Climbing Back Up from Vertigo

On July 12, I finally admitted to my husband what I’d been feeling for the past four days: a light-headed and unbalanced feeling that I couldn’t explain.  That Thursday, I couldn’t hide it any longer.  Oh, and the nausea was kind of a giveaway, too.  When I sat down, things continued to spin around me.  Fortunately, I had a doctor’s appointment scheduled for later that morning anyway, so he drove me there.

As soon as I’d explained the symptoms, she said I likely had vertigo.  I recalled my sister and a good friend both had had vertigo, but didn’t know much about it.

Vertigo and lightheadedness are different.  According to WebMD:

  • Lightheadedness is a feeling that you are about to faint or “pass out.” Although you may feel dizzy, you do not feel as though you or your surroundings are moving. Lightheadedness often goes away or improves when you lie down. If lightheadedness gets worse, it can lead to a feeling of almost fainting or a fainting spell (syncope). You may sometimes feel nauseated or vomit when you are lightheaded.
  • Vertigo is a feeling that you or your surroundings are moving when there is no actual movement. You may feel as though you are spinning, whirling, falling, or tilting. When you have severe vertigo, you may feel very nauseated or vomit. You may have trouble walking or standing, and you may lose your balance and fall.

What causes vertigo?  Well, typically an inner ear disorder, injury to the ear or head, or sometimes migraine headaches.  There is a lot of information available online to educate oneself about the causes and symptoms of vertigo; I’ve learned a lot in the past week.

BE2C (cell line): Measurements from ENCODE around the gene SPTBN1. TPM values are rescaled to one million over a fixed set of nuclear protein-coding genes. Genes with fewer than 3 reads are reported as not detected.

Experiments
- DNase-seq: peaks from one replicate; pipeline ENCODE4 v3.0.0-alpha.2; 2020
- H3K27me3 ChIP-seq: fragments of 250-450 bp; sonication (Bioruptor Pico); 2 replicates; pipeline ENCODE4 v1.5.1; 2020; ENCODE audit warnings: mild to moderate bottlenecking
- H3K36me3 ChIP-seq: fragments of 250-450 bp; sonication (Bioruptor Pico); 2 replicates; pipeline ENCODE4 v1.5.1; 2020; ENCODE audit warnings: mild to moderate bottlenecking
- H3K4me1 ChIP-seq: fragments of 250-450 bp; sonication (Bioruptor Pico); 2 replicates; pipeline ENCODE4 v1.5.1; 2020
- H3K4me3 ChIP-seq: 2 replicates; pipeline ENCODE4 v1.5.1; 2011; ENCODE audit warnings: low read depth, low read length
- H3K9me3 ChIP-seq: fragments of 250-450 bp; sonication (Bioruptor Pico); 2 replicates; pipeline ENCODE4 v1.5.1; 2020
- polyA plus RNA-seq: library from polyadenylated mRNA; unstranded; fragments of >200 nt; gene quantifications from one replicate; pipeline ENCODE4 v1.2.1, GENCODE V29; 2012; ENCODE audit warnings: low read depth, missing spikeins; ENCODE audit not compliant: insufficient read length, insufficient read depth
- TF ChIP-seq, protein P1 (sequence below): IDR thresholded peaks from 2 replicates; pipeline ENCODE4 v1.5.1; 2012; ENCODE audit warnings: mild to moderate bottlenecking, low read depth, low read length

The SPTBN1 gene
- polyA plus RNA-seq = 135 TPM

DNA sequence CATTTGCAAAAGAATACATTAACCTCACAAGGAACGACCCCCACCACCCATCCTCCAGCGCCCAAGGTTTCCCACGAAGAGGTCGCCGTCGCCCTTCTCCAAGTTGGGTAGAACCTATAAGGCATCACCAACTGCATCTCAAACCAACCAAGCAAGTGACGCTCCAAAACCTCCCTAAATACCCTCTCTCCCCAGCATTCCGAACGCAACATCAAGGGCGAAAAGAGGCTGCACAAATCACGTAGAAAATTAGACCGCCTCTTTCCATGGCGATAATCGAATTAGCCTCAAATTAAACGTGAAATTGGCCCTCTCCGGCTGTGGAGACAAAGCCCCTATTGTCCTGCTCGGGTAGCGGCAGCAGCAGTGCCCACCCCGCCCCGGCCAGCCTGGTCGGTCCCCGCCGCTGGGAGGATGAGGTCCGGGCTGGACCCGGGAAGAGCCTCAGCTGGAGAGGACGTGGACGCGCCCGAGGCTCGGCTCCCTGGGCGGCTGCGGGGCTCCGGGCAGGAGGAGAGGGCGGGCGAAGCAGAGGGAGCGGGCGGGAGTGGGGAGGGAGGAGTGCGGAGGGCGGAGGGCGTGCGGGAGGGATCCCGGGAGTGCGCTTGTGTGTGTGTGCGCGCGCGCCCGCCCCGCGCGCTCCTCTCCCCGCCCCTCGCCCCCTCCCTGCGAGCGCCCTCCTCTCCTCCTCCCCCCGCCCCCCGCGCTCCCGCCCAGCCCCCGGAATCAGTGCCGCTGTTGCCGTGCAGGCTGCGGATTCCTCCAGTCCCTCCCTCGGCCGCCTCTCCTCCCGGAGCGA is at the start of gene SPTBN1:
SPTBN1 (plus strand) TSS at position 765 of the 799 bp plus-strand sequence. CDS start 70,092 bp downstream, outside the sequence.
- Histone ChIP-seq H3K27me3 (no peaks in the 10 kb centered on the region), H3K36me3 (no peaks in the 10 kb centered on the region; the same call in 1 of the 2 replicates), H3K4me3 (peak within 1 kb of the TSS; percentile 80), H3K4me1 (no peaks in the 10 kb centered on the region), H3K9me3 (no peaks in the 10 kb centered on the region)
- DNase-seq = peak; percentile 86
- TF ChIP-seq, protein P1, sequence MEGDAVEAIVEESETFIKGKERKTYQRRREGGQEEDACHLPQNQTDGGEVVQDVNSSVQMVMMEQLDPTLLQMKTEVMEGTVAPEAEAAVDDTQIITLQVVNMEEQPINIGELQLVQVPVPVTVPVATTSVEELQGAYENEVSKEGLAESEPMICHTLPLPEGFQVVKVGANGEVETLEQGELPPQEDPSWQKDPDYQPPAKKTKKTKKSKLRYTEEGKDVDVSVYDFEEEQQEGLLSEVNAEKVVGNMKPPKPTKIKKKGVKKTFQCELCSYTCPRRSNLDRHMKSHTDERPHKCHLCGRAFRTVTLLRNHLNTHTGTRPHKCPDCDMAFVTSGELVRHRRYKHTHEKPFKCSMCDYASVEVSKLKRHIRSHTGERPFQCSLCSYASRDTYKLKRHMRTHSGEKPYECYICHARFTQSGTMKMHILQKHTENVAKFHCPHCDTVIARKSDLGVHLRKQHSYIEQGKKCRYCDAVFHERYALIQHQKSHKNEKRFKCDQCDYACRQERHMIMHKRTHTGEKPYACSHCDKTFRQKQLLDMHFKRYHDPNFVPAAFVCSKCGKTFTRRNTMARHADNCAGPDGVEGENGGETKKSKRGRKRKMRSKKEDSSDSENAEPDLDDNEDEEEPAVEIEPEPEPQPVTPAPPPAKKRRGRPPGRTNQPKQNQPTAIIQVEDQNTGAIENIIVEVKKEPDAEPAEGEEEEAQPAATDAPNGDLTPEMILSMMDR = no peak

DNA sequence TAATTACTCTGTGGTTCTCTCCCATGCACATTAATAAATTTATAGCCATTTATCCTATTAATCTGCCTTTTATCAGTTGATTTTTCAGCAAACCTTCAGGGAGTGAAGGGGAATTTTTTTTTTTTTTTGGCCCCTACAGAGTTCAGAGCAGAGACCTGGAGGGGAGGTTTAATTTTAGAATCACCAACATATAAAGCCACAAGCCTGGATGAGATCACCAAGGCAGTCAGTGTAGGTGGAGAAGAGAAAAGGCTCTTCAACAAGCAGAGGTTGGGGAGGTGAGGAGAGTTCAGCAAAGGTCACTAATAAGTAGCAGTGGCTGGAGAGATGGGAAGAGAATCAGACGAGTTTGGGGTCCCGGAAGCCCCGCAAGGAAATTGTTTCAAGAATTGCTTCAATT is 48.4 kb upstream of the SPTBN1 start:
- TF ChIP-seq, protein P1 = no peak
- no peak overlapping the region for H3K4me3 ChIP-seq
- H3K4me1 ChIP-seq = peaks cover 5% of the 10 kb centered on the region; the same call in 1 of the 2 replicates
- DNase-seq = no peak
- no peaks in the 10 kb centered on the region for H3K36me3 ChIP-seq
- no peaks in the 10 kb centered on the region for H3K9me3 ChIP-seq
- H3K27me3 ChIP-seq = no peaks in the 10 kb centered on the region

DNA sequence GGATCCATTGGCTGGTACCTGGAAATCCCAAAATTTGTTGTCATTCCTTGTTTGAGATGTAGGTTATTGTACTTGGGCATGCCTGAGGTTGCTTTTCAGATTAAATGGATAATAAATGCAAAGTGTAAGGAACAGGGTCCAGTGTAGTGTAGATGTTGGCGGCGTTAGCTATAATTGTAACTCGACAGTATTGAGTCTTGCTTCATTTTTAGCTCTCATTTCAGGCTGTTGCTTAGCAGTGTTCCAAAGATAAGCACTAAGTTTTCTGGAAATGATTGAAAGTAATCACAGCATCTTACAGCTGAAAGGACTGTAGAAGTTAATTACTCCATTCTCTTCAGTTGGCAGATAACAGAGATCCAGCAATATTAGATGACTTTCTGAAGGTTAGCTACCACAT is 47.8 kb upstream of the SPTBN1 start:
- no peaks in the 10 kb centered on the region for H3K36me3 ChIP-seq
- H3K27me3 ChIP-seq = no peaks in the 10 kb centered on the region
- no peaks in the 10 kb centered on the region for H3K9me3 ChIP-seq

Yesterday, I drove for the first time since last Thursday.  And I’m back to being focused on writing, which is a very good thing.

11 thoughts on “Climbing Back Up from Vertigo

  1. I once had an inner ear infection, it really is horrible and anyone seeing me head to the doctors would probably have thought I was drunk the way I was swaying down the road Am so glad to hear you are feeling a little better


  2. Vertigo and the dizzies are very interesting to me, especially when doctors can sometimes rule out inner ear or head trauma as a cause. I have a friend who suffers from almost constant vertigo, and no doctor or guru has been able to name a cause or offer her relief. It is the strangest thing. The more we’ve looked into it, the more we’ve discovered she is not alone. Could be a side effect to our stress-filled environment? Or maybe from the crap we eat?

    Whatever the case, I hope your symptoms are short lived!


    1. Beth, I’m always thinking environmental causes, or something in the food. I don’t really have the stress I used to have (at my old job), and I hadn’t had a cold or cough or upper respiraotry issue (that I know of). So, will continue to monitor. Thanks for sharing.


  3. Martha, how horrible for you. I hope that you are now fully recovered. My husband has suffered from it in the past and a very good friend back in the UK has a sort of low-grade version of it plus tinnitus which must be awful to live with too.

    Is your book out yet? I’m itching to read it asap! 🙂


    1. Thanks, Lottie. I’m much better now, and think it was probably a low-grade version, as it was worse in the morning. Meclizine seems to have helped.
      Book is due to be out in early to mid-August (still time for sumemr reading!). Believe me, you and everyone else will know when it’s launched! haha xxoo


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